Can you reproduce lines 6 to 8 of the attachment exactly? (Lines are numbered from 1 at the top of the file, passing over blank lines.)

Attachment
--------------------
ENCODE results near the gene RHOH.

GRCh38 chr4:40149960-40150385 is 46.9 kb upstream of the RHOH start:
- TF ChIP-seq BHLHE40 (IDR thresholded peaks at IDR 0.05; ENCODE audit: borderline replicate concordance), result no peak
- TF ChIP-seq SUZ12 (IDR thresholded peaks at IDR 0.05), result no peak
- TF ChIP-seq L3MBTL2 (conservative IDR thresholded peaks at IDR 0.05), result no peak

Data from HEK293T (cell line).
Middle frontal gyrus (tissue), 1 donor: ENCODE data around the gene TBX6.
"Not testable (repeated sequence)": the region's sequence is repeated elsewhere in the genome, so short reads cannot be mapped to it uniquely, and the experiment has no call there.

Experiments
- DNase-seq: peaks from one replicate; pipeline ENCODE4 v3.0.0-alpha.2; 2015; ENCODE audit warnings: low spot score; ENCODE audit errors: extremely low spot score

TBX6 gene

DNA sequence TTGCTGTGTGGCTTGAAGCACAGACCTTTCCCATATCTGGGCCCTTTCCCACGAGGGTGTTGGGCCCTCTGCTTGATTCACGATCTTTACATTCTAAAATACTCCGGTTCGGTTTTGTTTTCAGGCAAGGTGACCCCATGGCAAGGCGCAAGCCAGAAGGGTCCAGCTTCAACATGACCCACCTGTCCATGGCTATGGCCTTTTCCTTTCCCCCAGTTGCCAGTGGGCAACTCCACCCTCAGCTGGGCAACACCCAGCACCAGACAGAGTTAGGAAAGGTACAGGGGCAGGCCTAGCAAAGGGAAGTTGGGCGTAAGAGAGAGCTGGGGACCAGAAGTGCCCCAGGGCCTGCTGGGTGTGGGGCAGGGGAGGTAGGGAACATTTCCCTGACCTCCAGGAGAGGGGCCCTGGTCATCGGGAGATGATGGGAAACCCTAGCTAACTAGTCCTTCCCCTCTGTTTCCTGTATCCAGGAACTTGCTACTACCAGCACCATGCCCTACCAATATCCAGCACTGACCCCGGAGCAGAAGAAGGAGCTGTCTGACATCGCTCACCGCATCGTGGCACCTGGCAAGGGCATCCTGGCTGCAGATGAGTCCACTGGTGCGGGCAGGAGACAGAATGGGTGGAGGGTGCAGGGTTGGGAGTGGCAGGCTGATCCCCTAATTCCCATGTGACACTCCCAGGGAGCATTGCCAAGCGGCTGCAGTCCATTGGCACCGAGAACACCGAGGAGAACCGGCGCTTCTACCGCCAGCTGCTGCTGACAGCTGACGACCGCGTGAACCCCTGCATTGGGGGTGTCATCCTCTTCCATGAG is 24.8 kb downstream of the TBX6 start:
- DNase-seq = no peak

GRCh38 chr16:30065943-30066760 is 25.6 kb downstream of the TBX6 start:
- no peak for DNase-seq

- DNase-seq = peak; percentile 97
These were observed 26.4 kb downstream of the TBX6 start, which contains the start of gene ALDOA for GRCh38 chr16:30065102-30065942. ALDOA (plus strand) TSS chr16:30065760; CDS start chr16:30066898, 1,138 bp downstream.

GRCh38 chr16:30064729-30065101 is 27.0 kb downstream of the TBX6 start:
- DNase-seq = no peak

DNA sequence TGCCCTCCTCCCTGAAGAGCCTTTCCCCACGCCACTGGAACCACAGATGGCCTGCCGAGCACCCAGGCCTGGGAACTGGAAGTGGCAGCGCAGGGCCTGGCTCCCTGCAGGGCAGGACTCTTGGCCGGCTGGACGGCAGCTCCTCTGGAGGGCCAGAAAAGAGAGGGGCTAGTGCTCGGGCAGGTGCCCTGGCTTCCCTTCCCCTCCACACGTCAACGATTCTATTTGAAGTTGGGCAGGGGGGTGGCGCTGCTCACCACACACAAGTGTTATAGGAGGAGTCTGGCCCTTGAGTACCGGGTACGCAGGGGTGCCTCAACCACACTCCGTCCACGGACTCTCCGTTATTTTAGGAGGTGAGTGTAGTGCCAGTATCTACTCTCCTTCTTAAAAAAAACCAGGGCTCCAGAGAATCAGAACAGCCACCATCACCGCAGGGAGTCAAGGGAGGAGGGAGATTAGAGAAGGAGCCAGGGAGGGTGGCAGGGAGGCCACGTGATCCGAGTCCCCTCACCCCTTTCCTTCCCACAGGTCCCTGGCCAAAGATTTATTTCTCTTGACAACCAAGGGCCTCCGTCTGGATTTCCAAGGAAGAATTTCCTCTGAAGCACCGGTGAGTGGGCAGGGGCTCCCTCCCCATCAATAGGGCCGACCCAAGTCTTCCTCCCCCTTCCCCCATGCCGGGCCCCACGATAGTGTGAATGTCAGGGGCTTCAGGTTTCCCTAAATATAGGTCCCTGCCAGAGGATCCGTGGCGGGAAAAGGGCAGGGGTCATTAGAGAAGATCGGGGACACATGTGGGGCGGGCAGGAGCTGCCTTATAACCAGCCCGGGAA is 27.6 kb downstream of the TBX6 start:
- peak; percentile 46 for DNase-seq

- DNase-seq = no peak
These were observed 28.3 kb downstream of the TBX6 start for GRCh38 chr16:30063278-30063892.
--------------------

Data from HEK293T (cell line).
Middle frontal gyrus (tissue), 1 donor: ENCODE data around the gene TBX6.
"Not testable (repeated sequence)": the region's sequence is repeated elsewhere in the genome, so short reads cannot be mapped to it uniquely, and the experiment has no call there.